SHARK TOYS: Labyrinths: LP

Los Angeles’s modern post-punk sweethearts are all in with this skronky, jangly full-length. If the classic skinny tie L.A. power pop sound is a beat up VHS tape, Daniel and crew are leaning over in front of the VCR joyfully turning the tracking back and forth, seeing how fucked up they can make it. Glory be the damaged brains that make the damaged music for all the other cretins to bounce around to. Shark Toys and In The Red are both making L.A. proud with this one. –Daryl (In The Red)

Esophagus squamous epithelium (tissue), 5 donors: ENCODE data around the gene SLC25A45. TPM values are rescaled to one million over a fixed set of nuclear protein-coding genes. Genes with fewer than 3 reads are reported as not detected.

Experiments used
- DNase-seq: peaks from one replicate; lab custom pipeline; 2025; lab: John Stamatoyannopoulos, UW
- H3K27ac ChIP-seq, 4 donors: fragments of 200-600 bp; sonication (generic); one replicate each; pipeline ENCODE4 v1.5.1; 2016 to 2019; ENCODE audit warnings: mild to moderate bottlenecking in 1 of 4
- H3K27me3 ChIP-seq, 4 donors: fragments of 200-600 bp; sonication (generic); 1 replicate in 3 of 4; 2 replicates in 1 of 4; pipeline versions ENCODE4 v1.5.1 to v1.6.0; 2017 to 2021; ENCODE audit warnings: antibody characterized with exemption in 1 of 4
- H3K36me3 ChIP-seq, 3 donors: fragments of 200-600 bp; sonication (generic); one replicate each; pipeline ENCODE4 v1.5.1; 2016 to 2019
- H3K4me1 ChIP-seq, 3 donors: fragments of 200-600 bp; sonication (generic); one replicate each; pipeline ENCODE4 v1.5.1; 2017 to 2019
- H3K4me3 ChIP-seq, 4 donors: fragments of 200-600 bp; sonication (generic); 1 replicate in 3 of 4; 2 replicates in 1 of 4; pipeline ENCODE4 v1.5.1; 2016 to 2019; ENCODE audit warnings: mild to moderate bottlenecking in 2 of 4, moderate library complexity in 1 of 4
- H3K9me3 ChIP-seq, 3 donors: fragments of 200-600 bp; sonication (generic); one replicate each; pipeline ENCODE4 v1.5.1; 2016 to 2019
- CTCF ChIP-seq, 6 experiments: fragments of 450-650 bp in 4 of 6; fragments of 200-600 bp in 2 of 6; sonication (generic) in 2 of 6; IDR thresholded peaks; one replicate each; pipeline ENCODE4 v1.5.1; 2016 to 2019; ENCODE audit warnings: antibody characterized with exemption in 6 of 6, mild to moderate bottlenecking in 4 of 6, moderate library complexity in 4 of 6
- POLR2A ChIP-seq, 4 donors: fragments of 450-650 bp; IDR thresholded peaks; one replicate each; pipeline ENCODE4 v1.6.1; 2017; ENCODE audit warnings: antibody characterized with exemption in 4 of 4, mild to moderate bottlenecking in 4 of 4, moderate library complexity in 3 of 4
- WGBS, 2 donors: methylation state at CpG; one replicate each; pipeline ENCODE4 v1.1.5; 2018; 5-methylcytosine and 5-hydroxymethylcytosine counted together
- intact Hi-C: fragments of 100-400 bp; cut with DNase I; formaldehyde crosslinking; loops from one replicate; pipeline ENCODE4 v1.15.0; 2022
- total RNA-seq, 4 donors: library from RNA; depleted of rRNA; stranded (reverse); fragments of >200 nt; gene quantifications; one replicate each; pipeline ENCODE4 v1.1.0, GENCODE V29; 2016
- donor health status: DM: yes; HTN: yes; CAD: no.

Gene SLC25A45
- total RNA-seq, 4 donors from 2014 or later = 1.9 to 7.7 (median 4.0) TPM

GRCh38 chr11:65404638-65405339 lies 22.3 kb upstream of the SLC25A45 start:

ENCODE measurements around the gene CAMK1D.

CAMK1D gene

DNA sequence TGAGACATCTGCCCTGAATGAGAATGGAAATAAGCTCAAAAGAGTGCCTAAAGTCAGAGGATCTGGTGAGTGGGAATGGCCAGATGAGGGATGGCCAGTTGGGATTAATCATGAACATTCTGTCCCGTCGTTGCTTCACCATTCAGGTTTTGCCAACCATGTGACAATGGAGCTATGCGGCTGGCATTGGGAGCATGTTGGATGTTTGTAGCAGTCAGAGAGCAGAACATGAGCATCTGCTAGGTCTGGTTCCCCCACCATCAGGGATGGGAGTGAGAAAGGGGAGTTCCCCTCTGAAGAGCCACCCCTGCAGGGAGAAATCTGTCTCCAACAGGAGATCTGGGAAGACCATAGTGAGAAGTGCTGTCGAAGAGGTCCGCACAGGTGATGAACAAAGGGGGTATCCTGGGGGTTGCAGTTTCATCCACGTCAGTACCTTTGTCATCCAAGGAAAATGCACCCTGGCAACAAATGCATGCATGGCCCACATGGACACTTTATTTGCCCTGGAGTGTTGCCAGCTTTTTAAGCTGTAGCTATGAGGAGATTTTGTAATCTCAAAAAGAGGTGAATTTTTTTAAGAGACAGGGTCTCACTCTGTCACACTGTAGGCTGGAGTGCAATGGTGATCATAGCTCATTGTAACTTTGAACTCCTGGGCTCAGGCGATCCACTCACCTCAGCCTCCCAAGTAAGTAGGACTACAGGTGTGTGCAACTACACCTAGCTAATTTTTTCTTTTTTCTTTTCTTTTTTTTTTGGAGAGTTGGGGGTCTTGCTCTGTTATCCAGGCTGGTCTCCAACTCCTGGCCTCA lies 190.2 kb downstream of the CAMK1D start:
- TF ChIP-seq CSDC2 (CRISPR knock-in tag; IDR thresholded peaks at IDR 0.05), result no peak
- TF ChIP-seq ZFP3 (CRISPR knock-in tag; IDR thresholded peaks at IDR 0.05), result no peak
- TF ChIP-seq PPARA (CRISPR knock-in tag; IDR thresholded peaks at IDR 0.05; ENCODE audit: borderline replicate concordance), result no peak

I’ve been listening to this record, or something from it, once a week since it came out and was so stoked to see it in my review pile, especially since I never managed to get to their set at Fest last year (though I will see them with Larry Arms soon). Anyways, what’s the big deal about Deanna Belos songs? They seesaw between way-glaring honesty and not giving a fuck. She even repeats that sentiment in “Overbite,” singing about how she could have been a doctor if she really cared enough. The very next track is about how she’s gonna ignore the advice of her best friends and fuck something up again. But here’s the key to the whole song: “I’m sick of feeling stuck, just because I’m too afraid of falling back.” From a distance one might get the idea that the main theme of these songs is apathy and depression. But they truly come from an ambitious and caring mind who has been through one too many let downs, one too many disappointed benders. Listening to Deanna growl out the words, “I am nothing / I’m just an empty bottle shattering,” is a bit of a heart break and a bit of an inspiration. There’s something about hearing others tackle the darker parts of life that make me dream real big and float back to reality, but with an extra spark and determination. Yeah, these songs are a gut punch and a kick in the ass. I will add that it’s been interesting getting struck by this record while I was still drinking, and then getting to know it again sober. There are some real gems in there for both sides of the coin, if that’s what you’re looking for. –Kayla Greet (Red Scare)